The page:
Nearly one-third of the antibiotics prescribed in the United States aren’t appropriate for the conditions being treated, a new federal government study shows.
“We were able to conclude that at least 30 percent of the antibiotics that are given in doctors’ offices, emergency departments and hospital-based clinics are unnecessary, meaning that no antibiotics were needed at all,” said lead researcher Dr. Katherine Fleming-Dutra.
Such misuse has helped fuel the rise of antibiotic-resistant bacteria, which infect 2 million Americans and kill 23,000 every year, said Fleming-Dutra, a pediatrician and epidemiologist at the U.S. Centers for Disease Control and Prevention.
Antibiotics are most misused in the treatment of short-term respiratory conditions, such as colds, bronchitis, sore throats, and sinus and ear infections, the researchers reported.
“About half of antibiotic prescriptions for acute respiratory conditions were unnecessary,” Fleming-Dutra said.
In this study, Fleming-Dutra and her colleagues analyzed more than 184,000 outpatient visits reported in a 2010-2011 national medical care survey. Of those sampled visits, nearly 13 percent resulted in antibiotic prescriptions.
About 262 million outpatient antibiotic prescriptions were dispensed in 2011 in the United States, but until now no one knew how many of those prescriptions were inappropriate, she said.
To assess misuse of antibiotics, the researchers relied on national treatment guidelines to look for conditions that should never be treated using antibiotics, such as the common cold, sore throats caused by viral infections and bronchitis.
“Nobody should be giving antibiotics for the common cold,” Fleming-Dutra said. “It gets better without antibiotics.”
The investigators also included bacterial infections that can clear up on their own without the help of antibiotics, such as sinus and ear infections. In those cases, the researchers relied on regions that already are exercising good antibiotic control as a national benchmark for how often antibiotics should be used to treat these conditions.
Collectively, acute respiratory conditions led to 221 antibiotic prescriptions annually for every 1,000 people, but only 111 prescriptions were deemed appropriate for these conditions, the study authors said.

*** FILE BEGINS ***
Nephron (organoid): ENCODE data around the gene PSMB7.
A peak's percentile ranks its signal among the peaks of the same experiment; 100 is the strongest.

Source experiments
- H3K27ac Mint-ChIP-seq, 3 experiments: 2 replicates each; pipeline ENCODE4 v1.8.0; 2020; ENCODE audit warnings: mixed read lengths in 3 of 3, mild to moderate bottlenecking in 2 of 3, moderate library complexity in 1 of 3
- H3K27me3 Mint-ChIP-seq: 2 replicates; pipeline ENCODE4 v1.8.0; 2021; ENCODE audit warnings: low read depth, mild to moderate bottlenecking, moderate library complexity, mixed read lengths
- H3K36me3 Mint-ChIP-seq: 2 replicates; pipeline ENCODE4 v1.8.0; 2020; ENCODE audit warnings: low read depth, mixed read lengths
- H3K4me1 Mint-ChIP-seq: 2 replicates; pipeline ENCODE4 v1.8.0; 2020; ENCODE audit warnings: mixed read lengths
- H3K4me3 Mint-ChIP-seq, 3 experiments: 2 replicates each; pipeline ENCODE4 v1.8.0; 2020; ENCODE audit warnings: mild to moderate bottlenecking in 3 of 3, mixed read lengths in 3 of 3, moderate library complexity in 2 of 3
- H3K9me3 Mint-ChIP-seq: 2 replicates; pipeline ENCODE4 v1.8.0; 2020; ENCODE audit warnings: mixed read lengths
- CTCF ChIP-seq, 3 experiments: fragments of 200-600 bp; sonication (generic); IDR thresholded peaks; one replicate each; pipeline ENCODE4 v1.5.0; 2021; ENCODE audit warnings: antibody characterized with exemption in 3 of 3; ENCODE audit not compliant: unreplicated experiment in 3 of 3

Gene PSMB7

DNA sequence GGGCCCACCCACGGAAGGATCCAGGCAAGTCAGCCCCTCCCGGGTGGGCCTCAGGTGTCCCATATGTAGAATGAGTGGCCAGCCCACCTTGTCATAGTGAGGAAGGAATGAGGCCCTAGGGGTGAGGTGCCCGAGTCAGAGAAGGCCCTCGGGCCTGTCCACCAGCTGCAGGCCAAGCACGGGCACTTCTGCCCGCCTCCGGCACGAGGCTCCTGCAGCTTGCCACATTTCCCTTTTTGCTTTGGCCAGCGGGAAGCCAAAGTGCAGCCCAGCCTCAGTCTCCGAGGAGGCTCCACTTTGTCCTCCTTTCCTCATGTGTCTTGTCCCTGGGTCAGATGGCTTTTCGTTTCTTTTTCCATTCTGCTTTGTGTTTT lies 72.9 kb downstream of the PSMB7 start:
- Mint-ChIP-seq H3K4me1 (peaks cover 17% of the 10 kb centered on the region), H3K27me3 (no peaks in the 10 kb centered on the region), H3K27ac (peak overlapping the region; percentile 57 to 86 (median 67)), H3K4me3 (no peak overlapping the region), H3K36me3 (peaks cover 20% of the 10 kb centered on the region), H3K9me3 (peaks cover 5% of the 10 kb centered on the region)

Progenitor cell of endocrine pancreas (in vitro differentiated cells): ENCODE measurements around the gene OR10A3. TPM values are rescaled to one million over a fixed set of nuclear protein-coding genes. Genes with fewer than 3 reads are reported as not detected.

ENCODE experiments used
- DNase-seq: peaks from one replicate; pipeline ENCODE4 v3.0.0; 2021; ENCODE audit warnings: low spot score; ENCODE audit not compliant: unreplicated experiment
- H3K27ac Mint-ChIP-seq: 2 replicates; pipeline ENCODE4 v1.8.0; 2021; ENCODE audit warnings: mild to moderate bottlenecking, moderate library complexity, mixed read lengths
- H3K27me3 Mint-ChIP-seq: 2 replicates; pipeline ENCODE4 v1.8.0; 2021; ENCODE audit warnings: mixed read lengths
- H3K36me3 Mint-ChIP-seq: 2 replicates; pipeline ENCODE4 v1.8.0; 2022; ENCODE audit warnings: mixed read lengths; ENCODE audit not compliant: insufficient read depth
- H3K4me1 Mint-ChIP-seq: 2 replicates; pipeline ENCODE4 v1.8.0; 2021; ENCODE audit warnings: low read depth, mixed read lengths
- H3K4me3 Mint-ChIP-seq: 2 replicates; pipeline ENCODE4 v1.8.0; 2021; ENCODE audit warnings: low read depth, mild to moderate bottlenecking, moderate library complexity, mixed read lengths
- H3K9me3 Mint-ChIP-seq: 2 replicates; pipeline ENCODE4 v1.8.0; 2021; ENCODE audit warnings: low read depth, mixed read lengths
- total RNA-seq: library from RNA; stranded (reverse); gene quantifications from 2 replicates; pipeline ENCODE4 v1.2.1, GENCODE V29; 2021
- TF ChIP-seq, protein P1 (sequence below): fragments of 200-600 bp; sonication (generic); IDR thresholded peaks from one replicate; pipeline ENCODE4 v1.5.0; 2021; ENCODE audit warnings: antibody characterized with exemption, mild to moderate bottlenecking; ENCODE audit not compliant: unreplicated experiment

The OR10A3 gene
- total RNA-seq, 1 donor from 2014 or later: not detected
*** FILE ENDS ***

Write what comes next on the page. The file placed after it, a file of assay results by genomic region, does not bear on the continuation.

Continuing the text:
Among all conditions, an estimated 506 antibiotic prescriptions were written annually for every 1,000 people, the researchers concluded. Of these, 353 prescriptions were estimated to be appropriate.
The study findings were published in the May 3 issue of the Journal of the American Medical Association.
Even though the data is five years old, “if I had to guess, things would not be that different if we looked in 2016,” said Dr. Sara Cosgrove, an associate professor of infectious disease and epidemiology at Johns Hopkins University in Baltimore. “There hasn’t really been a lot of work dedicated to improving antibiotic use.”
Many of these misused antibiotics are likely prescribed due to misunderstanding between doctors and patients, said Cosgrove, who wrote an editorial that accompanied the study.
“Really, when patients ask for an antibiotic, to some degree they may be asking, ‘Please give me something that will make me feel better,’ ” Cosgrove said. “If we know that an antibiotic is really not likely to make people feel better, we still can provide alternatives for symptom relief that will help people feel better. We need to redirect our thinking a little bit on both sides.”
Fleming-Dutra agreed. “Doctors think the patient wants antibiotics, and they want the patient to be satisfied with their care, so that often drives clinicians to prescribe when they shouldn’t,” she said.
“Probably most patients can be satisfied without antibiotics, even if they expect them. But it takes more communication between the clinician and the patient to help everybody understand what’s best in those circumstances,” Fleming-Dutra concluded.
To restrict antibiotic use, Cosgrove pointed to a very simple solution evaluated by a recent study — a poster placed in doctors’ waiting rooms indicating a commitment to avoiding antibiotic overuse.
The poster was associated with a 20 percent drop in antibiotic prescriptions, because hanging the poster created “buy-in” among doctors and provided patients a better understanding of the issue before they got to the exam room, she said.
“By the time the patient-doctor interaction happens, they’re more on the same page,” Cosgrove said.
Doctors also could be required to justify in writing any antibiotic prescription they hand out. “It has a modest impact, kind of giving you that little poke — you know, you should feel a little guilty about this, maybe you shouldn’t do it,” she said.
Researchers also are working on rapid tests that can distinguish viral infections from bacterial infections, so antibiotics aren’t wasted against viruses, Cosgrove said. However, these tests will cost more than cheap antibiotics, and will take some time to develop.
“It’s complex, because all humans are colonized in respiratory tracts with bacteria. You can’t just take a swab of your mouth and look for bacteria, because they’re going to be there,” Cosgrove said.
Such tests will have to be able to distinguish “bad” bacteria from normally occurring bacteria, she said.